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Unified Communications Featured Article
March 02, 2010
Social Media Use Does Not Depress Use of E-mail, Study Finds
By Gary Kim, Contributing Editor
Despite the growth of social networking, adult users have not reduced their use of e-mail, said research firm Merkle, which conducted a survey of 3,281 U.S. adults age 18 or older in the fall of 2009.
Time spent with personal, or social, e-mail to friends and family is unchanged from last year, with 71 percent of respondents spending 20 minutes or more weekly. These numbers contradict early speculation that social networking would quickly replace traditional e-mail use.
In fact, it appears that active social networkers are more likely to be avid e-mail users as well, as measured by time spent with social e-mail as well as number of times checked daily. Forty-two percent of social networkers check their e-mail account four or more times a day, compared to just 27 percent of their non-networked counterparts.
About 20 percent of Facebook, MySpace (News - Alert) and Twitter users have posted or shared something from permission e-mail to their social accounts using a “share” option, indicating the importance of an integrated e-mail marketing strategy, Merkle officials said.
“We are seeing consistent social use of the e-mail channel, as well as evidence to support the idea that social networking and e-mail use are actually more related than previously thought," says Lori Connolly, Merkle director.
Time spent on social e-mail represents 41 percent of total e-mail time, while 26 percent of time is spent with "permission" or opt-in commercial e-mail, Merkle officials said Still, that represents about a 10-percent drop over the last two years, but seems to have stabilized.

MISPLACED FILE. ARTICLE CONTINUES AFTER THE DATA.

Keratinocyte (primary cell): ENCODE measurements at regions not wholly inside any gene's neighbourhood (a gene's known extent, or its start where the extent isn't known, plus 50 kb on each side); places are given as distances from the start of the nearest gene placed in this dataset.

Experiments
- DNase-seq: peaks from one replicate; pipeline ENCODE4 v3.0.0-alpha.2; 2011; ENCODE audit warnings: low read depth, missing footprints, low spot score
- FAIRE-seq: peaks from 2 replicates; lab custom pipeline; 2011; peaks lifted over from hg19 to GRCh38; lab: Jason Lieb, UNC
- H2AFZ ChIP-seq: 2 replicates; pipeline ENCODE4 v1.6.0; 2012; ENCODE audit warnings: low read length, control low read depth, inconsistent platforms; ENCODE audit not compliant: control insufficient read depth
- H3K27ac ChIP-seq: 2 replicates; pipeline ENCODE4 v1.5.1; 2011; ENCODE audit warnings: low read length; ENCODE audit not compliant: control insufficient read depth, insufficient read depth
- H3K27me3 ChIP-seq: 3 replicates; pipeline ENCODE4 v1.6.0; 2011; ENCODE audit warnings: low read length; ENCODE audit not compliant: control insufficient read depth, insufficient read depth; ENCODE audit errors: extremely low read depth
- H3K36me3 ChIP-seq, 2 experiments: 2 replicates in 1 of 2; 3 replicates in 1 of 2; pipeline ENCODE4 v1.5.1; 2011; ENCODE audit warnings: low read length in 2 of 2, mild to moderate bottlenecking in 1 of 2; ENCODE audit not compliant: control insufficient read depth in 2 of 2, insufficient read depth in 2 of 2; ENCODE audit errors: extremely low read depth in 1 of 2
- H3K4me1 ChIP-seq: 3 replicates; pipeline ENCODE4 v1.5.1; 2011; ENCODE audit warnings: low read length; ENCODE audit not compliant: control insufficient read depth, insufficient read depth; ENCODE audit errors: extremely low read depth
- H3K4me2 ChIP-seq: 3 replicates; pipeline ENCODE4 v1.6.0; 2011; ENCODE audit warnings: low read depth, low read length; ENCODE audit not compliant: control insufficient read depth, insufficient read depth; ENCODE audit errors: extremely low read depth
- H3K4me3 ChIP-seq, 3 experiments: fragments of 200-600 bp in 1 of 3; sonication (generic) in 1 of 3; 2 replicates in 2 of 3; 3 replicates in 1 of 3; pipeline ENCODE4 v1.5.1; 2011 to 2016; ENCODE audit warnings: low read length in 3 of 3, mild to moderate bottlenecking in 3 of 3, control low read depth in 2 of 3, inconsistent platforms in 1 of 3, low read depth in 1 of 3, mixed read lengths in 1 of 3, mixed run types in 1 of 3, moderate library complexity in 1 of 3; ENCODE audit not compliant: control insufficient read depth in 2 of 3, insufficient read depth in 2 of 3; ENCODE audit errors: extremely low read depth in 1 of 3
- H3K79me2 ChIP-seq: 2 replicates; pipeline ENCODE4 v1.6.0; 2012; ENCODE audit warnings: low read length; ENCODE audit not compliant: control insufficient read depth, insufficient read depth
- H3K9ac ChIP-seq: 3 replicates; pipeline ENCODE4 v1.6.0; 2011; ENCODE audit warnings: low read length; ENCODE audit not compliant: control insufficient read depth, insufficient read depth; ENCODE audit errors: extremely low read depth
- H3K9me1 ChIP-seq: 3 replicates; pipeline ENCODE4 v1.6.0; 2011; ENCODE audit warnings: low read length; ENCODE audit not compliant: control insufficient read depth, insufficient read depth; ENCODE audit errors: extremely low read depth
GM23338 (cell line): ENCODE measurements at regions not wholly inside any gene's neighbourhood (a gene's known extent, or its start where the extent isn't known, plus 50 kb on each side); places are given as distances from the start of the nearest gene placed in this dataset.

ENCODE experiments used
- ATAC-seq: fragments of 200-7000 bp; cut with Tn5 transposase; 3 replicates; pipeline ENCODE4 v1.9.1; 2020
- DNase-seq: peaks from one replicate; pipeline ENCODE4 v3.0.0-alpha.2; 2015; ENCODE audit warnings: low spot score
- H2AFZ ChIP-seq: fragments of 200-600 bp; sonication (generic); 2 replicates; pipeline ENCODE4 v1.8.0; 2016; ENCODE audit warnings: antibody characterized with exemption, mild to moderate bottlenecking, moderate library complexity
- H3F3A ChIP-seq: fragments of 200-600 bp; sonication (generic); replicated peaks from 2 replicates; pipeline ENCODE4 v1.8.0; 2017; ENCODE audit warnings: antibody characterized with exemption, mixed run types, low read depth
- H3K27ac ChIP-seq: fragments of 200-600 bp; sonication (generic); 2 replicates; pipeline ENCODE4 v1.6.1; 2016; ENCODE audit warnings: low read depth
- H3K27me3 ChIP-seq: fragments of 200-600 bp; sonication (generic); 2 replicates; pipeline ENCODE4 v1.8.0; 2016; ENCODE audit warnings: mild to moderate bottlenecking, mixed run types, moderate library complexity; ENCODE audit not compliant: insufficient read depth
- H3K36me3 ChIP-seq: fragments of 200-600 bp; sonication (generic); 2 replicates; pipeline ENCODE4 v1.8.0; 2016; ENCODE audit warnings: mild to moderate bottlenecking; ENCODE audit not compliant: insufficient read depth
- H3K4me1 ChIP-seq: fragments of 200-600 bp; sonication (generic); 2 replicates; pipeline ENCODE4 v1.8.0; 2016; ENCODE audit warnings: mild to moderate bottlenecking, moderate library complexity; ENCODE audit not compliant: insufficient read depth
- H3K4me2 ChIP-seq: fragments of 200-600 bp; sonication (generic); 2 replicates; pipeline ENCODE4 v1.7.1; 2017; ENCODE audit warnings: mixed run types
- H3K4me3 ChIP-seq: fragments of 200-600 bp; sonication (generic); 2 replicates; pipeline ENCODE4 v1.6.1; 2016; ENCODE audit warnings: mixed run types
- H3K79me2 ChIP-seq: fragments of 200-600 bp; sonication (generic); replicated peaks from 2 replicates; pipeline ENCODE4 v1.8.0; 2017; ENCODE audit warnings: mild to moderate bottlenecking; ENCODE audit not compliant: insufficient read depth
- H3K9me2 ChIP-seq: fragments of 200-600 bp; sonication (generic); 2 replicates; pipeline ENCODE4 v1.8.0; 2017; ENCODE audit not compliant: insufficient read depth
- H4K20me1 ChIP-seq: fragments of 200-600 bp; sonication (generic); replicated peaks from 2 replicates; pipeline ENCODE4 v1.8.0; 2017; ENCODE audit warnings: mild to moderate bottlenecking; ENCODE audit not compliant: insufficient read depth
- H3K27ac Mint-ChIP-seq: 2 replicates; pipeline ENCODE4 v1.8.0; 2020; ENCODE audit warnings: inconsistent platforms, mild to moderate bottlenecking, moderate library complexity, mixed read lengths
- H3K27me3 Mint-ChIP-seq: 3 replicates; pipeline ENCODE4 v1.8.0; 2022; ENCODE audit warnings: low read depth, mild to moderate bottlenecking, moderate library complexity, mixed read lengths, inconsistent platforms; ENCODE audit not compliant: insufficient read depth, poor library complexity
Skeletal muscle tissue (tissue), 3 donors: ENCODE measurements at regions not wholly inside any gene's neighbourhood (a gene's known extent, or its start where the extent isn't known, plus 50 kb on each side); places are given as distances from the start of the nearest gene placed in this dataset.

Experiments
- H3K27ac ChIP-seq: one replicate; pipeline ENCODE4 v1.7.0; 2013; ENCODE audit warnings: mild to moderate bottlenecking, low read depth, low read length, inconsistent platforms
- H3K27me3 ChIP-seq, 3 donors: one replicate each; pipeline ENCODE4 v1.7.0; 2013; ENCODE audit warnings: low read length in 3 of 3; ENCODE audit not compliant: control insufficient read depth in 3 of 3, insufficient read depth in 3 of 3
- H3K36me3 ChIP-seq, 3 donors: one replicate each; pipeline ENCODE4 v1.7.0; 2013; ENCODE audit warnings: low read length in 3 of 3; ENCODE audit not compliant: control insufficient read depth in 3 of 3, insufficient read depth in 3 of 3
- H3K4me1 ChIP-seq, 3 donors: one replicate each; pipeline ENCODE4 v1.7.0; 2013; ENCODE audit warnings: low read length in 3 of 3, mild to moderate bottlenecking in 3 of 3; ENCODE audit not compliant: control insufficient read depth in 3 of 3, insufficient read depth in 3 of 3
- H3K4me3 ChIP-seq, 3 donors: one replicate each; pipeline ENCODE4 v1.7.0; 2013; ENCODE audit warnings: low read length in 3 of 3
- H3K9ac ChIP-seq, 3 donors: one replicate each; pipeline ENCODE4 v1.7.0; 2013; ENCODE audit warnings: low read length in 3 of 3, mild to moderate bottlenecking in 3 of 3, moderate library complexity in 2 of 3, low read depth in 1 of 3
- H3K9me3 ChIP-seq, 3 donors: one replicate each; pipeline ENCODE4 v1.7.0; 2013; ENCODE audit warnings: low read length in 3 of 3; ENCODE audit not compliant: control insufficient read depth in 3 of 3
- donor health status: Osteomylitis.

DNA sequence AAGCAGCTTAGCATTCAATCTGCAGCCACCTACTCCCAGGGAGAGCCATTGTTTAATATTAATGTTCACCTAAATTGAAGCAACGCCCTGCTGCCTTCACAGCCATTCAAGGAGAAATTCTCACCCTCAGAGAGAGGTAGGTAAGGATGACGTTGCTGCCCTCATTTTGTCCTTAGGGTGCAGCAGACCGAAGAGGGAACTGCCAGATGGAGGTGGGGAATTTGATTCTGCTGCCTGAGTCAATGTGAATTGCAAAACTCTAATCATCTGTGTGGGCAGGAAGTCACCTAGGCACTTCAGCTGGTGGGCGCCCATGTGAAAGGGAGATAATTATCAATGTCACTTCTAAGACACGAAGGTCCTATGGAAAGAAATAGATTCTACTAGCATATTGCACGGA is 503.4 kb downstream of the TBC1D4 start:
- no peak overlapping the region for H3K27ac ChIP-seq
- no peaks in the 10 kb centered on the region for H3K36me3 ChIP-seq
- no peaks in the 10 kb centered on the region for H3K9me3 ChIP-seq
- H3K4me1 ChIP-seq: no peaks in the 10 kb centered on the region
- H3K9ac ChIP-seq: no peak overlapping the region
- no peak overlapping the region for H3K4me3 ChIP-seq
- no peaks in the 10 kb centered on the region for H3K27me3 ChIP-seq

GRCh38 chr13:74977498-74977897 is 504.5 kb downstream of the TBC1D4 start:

The constant number of daily e-mails received from friends and family currently stands at 8.6, compared with 8.4 last year. And when respondents gauge the time spent with this category, 35 percent think they spend more time communicating with friends and family compared to a year ago.. About 10 percent say they are spending less time with this category compared to a year ago.
The study suggests users most active at the top social networking increased the amount of time spent with social e-mail, spending 45 minutes weekly with social e-mail. Socially networked users also check their e-mail much more frequently on a daily basis compared to those who are not social online.
About 42 percent of social networkers check their e-mail account four or more times a day, compared to just 27 percent of those who do not use the current top social networking sites.
Smartphone penetration also contributes to this behavior; social networkers are twice as likely to use mobile e-mail compared to their non-networked online counterparts. About 28 percent of smartphone users check their e-mail on their mobiles, compared to 14 percent of smartphone users who do not use social networks.
Mobile e-mail users also are “hyper e-mail checkers, ” checking their personal e-mail account four or more times daily. About 50 percent of mobile e-mail users are hyper e-mail checkers, compared to 32 percent of non-mobile e-mail users.
Gary Kim (News - Alert) is a contributing editor for TMCnet. To read more of Gary’s articles, please visit his columnist page.
Edited by Kelly McGuire
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